There’s one fact Honda is aware of... Unlike the two horse race between the Amaze and the Dzire in the entry midsize segment, the upper midsize sedan segment is going to be a more fierce battle fought at different fronts. Not only does the New Honda City have to fend off tough competition from the current segment leader, the Hyundai Verna and accomplished rivals like the Vento and Sunny, but it also has to deliver more than the compact SUVs that are posing a huge threat to this segment. The EcoSport rules its segment so naturally, it is the City’s toughest competitor, especially in diesel guise.
The EcoSport’s 1.5-litre TDCi engine delivers 91PS of power and 204Nm of torque. The 1.5-litre i-DTEC engine in the City punches out 100PS of power and a slightly lesser 200Nm of torque. Since the EcoSport is around 130kg heavier than the City and will also have a considerably higher drag coefficient, in terms of outright performance, we expect the City diesel to be quicker than the EcoSport.
The two cars being different body styles should, on paper, not appeal to the same car buyer - the new Honda City Diesel is an upper midsize sedan and the EcoSport is a utilitarian compact SUV, but they do. On the inside, the EcoSport feels well appointed but when you look closer, the quality of some plastics will let you down. The new Honda City has a premium cabin, from the large comfortable seats to the piano black surfaces on the dashboard. There is a lot more legroom for rear passengers due to the City’s longer wheelbase. At 346 litres, the EcoSport’s boot space is 164 litres less than the new City too.
On the road
The EcoSport is nimble like a hatchback and has a light steering. It also has good highway manners with its well tuned suspension and 205 section tyres. The car likes to be pushed hard around corners and although there is some body roll, it stays in check. The new Honda City diesel is an effortless car to drive. On the highway, the six speed gearbox and efficient engine make it a relaxed cruiser. It is light on its feet and can handle quick directional changes well.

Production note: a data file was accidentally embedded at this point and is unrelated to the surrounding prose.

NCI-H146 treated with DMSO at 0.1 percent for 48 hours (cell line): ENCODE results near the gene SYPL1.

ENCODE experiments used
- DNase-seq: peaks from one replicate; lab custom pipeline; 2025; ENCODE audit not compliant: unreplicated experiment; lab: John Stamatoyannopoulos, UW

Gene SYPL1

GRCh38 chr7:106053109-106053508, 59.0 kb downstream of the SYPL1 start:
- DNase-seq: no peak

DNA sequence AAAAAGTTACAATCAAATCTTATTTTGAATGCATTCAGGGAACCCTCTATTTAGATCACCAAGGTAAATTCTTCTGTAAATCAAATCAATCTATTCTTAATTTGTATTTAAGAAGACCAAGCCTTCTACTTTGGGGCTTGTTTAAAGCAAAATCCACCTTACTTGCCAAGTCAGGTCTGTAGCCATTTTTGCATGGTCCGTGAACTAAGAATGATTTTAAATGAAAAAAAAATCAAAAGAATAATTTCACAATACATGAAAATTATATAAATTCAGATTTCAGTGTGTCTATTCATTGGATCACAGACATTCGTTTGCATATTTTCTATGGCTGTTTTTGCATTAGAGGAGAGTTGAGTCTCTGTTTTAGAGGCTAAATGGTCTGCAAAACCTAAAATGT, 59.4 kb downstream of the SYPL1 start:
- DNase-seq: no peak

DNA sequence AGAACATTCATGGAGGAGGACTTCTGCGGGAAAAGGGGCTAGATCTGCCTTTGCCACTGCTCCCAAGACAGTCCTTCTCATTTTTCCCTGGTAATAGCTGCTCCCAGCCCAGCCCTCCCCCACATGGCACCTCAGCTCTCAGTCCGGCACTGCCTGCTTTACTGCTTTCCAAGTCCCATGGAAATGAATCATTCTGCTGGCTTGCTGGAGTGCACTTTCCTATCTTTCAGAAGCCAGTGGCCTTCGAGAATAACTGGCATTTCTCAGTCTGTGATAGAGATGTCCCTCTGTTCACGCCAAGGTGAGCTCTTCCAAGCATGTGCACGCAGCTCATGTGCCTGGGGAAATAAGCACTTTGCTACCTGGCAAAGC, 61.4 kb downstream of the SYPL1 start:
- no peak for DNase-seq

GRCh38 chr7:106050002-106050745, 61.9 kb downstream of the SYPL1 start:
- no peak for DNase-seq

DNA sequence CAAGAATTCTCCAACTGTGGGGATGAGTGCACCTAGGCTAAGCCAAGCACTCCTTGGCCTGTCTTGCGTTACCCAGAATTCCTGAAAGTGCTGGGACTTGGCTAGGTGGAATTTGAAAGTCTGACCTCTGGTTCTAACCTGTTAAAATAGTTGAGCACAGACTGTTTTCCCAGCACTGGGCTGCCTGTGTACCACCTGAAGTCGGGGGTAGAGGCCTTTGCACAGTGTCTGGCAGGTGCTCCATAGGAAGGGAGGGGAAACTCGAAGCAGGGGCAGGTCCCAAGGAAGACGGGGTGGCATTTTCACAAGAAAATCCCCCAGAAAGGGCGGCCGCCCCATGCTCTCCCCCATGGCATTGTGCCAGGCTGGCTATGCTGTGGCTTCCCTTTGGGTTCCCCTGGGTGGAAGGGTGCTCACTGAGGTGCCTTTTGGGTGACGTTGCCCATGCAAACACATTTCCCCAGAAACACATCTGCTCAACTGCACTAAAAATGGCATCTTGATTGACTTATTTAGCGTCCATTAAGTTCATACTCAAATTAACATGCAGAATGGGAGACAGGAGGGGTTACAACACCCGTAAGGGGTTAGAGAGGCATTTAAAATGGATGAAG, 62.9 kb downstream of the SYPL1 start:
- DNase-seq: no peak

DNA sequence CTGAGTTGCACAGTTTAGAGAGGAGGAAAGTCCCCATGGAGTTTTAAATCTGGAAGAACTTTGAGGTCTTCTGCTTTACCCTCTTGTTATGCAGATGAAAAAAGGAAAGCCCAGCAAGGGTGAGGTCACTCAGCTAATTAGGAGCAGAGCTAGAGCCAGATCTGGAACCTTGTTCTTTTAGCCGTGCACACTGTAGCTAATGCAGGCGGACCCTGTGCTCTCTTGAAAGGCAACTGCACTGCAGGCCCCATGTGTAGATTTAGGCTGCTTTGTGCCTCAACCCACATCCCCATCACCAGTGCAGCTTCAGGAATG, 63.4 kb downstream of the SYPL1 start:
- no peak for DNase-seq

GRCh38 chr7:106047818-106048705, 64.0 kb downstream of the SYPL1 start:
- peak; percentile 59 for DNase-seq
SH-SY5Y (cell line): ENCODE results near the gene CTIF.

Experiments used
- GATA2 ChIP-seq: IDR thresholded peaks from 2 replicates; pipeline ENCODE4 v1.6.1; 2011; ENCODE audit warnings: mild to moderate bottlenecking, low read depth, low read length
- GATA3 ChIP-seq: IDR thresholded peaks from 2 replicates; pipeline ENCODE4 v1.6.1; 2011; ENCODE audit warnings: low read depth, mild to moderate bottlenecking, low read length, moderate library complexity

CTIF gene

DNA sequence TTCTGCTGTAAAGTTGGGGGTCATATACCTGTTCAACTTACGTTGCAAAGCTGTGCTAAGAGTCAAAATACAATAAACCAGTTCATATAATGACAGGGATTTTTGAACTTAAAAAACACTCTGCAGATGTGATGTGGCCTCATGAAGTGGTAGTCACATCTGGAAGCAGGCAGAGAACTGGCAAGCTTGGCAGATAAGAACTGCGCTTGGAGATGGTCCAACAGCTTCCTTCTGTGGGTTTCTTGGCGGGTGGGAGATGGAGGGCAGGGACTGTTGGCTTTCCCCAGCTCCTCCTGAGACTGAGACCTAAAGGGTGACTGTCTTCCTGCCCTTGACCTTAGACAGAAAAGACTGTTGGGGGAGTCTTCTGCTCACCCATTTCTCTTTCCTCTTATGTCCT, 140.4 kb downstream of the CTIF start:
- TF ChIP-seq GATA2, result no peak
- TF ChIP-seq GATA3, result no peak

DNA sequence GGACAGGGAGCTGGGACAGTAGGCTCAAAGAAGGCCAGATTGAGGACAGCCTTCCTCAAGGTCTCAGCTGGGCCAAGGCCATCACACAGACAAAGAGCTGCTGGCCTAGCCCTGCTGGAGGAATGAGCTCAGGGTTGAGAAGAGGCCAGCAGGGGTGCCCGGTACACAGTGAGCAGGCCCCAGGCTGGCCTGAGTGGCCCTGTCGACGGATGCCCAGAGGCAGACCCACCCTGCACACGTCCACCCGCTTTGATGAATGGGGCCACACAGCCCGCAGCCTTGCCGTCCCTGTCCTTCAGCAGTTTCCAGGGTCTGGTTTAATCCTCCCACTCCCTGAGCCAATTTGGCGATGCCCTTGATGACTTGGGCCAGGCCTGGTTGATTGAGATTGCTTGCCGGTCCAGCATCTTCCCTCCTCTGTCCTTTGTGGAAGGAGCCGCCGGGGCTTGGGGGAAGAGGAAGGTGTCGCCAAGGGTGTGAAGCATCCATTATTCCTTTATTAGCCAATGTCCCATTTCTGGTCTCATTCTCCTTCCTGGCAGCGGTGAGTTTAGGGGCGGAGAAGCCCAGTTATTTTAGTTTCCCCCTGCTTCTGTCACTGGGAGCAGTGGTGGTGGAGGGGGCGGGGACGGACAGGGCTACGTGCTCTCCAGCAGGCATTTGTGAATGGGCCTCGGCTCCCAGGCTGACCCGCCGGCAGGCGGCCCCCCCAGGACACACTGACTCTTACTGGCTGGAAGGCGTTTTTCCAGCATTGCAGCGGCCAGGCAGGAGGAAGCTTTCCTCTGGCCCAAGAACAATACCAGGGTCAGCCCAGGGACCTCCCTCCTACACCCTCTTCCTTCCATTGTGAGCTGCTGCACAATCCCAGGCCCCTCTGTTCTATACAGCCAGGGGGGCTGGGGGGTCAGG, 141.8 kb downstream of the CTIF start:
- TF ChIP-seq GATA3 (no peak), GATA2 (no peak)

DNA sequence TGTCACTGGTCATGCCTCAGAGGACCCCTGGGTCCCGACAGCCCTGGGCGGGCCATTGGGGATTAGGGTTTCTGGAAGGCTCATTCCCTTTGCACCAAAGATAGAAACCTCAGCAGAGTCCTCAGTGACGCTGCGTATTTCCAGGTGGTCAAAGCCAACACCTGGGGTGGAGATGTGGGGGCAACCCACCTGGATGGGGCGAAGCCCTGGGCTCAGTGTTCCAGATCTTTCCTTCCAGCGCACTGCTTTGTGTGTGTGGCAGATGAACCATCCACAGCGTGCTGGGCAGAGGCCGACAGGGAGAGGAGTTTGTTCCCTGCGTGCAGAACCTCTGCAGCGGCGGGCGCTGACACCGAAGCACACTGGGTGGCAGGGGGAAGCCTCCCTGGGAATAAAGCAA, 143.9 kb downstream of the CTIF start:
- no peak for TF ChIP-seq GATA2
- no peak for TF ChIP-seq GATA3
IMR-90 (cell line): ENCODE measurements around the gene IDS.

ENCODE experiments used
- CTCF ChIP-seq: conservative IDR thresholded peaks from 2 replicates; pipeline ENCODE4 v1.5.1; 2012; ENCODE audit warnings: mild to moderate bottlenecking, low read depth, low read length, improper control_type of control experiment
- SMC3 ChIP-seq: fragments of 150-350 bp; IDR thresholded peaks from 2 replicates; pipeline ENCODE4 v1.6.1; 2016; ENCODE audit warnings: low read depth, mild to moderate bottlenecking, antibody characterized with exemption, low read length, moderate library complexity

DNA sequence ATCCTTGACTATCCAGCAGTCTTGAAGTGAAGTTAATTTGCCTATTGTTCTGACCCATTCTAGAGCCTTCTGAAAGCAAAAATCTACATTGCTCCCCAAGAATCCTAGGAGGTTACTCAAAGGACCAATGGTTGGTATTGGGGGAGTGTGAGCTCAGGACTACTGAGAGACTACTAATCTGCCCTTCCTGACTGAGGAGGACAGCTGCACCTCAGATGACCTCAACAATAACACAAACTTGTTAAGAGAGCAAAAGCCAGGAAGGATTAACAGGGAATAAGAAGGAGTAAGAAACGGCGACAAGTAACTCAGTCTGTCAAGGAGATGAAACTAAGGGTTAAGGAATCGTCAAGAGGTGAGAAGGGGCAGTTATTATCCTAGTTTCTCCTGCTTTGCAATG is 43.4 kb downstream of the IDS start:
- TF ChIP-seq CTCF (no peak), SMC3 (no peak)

Equipment and pricing
It’s in these departments where the EcoSport has a lot more to offer. Ford knew well that the EcoSport was going to be a car with a lot of compromises – power, interior space, boot space, to get that car the magical 12 percent excise duty rate. So Ford is winning customers with its mile long features list and the accompanying sticker price. In combination, the customer gets a whole lot of car for very less money making it a very tempting deal. To put what you get in perspective, for a top-of-the-line EcoSport diesel, let’s see what you will get on an equivalent Honda City.
For Rs 9.4 lakh ex-showroom Delhi for the Titanium with Option pack EcoSport, we believe, price for spec, only the entry level City variant can compete. It clearly falls short on the equipment list so let’s then take a mid-level SV trim City to see how it stacks up against the EcoSport diesel.
The New Honda City in this trim will cost at least Rs 50,000 more than the top-end EcoSport. Common features between the two cars include climate-control air-conditioning, in-car entertainment system with Bluetooth connectivity, all power windows and ABS. What you get extra in the considerably cheaper EcoSport is this – Alloy wheels, integrated turn indicators in the mirrors, leather upholstery, push button stop/start function, four extra airbags and rear parking sensors.
The City is an accomplished sedan and if there's one sedan in the C+ segment that can take the fight to the well-received EcoSport, it is the City. Now, it all boils down to the price.
To find out if the Ford Fiesta has a chance in the C segment, we have brought along the much-appreciated Volkswagen Vento and the segment flag bearer, the new Honda City, just to better understand where the Fiesta actually stands.
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